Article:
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Practice 01: EAR What is the Effective Annual INTEREST rate (EAR) for a sum of money compounded at the rate of 15% pa On a quarterly basis? On a monthly basis? On a weekly basis? On a daily basis? On a continuous basis? Assume a 360 day year.

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Practice 02: TVM and EAR Delia Martin has $10000 that she can deposit in any of three accounts for a 3-year period. Bank A compounds interest on an annual basis, bank B compounds interest twice each year, and Bank C compounds interest each quarter. All three banks have a stated annual interest rate of 4%. What amount would Ms. Martin have at the end of the third year, leaving all interest paid on deposit, in each Bank? What effective annual rate (EAR) would she earn in each of the banks? On the basis of your findings in parts 01 and 02, which bank should Ms. Martin deal with? Why? If a fourth bank (Bank D), also with a 4% stated interest rate, compounds interest continuously, how much would Ms. Martin have at the end of the third Year? Does this alternative change your recommendation in part c? Explain why or why not.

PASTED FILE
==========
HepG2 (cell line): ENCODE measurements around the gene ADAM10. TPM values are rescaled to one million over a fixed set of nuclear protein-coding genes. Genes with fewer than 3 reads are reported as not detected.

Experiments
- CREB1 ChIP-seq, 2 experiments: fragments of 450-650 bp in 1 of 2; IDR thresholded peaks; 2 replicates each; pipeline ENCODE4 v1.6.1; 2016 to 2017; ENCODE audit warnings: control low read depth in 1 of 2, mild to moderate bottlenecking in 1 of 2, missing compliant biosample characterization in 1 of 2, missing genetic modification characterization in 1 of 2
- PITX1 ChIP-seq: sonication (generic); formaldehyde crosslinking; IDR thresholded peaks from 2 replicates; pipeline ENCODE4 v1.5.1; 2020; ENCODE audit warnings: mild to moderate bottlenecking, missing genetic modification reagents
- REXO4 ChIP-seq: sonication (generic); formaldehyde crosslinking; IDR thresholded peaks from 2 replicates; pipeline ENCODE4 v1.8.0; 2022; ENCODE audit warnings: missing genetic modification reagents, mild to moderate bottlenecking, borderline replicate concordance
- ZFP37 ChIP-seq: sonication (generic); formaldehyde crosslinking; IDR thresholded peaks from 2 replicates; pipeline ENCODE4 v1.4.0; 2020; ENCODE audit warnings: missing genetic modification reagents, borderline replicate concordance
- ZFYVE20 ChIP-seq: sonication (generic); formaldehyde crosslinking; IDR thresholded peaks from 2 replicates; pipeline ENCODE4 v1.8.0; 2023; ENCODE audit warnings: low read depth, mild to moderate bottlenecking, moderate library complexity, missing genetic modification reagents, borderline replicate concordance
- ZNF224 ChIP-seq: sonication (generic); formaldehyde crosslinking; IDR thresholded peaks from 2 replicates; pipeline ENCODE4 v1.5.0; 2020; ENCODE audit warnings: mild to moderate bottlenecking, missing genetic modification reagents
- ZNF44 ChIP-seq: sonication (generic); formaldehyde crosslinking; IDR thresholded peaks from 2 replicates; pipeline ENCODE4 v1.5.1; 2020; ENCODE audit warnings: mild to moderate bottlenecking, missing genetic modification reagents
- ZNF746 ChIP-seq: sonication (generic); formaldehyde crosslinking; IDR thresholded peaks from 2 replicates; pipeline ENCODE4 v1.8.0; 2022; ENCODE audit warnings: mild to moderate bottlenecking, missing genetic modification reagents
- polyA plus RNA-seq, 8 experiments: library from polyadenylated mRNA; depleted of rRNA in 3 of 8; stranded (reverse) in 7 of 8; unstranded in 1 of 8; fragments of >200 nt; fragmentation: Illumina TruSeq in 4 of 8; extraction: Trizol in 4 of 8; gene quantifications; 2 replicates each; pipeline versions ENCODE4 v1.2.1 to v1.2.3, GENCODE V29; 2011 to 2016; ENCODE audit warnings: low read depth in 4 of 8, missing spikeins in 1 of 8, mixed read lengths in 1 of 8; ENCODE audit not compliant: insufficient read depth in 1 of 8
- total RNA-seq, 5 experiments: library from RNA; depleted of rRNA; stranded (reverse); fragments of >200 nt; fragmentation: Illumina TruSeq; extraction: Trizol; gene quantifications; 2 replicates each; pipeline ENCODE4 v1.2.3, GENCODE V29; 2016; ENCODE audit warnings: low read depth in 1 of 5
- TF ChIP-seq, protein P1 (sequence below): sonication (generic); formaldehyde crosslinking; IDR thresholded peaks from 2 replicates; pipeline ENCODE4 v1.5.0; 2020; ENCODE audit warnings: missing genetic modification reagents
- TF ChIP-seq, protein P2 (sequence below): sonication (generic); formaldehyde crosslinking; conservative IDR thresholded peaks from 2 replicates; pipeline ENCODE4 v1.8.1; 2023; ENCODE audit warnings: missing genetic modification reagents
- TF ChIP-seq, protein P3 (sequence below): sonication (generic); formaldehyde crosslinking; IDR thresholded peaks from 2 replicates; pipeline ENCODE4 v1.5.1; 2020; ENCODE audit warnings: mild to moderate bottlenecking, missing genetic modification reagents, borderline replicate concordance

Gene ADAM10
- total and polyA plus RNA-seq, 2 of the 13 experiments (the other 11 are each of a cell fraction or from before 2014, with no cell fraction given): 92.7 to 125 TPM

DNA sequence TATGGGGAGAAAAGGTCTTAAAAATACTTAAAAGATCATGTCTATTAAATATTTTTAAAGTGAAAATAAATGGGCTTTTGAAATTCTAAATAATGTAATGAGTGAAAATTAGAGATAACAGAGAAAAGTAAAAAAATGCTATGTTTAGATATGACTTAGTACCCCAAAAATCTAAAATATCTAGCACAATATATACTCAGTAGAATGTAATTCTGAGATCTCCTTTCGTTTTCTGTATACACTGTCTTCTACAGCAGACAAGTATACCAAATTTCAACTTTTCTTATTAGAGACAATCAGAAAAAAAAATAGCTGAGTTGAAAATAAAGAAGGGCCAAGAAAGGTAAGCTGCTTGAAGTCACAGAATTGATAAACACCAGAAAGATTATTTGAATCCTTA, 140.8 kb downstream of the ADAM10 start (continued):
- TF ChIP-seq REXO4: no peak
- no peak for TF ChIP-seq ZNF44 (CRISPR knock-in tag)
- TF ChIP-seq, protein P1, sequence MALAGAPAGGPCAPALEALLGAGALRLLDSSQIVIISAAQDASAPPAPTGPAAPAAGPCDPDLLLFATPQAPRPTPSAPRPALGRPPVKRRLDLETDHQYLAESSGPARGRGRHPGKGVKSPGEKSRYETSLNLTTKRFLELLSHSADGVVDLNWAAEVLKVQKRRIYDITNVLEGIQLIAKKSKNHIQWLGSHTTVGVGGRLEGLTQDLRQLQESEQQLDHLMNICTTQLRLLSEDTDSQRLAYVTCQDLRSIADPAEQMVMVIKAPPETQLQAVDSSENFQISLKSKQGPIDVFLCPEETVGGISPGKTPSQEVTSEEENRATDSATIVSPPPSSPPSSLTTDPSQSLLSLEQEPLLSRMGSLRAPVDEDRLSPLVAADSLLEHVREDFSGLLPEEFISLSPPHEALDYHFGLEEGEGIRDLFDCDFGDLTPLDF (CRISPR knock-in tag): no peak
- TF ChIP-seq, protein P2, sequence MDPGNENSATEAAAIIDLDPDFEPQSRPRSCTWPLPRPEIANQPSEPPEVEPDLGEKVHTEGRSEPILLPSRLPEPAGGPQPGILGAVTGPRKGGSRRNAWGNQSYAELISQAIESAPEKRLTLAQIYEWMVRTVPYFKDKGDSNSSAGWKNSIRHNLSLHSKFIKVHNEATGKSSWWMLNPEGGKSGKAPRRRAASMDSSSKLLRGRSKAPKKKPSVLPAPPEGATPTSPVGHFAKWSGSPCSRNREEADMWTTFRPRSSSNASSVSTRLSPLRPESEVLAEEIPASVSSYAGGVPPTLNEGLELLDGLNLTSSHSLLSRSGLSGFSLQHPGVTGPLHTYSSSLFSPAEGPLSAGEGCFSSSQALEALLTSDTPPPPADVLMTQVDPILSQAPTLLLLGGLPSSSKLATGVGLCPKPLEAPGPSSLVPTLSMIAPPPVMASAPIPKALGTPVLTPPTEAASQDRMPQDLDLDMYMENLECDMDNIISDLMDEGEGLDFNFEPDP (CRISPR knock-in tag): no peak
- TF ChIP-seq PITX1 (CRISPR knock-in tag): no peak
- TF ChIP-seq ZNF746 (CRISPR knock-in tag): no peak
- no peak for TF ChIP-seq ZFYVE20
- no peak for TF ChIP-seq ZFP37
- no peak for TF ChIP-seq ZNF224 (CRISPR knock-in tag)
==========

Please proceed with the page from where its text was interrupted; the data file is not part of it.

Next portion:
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Annuities An annuity is a series of equal, periodic payments. Followings are the types of annuities: Ordinary Annuity: An ordinary annuity is a series of constant cash flows that occur at the end of each period for some fixed number of periods. Examples include consumer loans and home mortgages. Annuity Due: An annuity for which the cash flow occurs at the beginning of each period is called Annuity Due. Perpetuity: A perpetuity is an annuity in which the cash flows continue forever. Preparation at Home: What are the differences between Ordinary annuity and Annuity Due? Which annuity gives the higher value?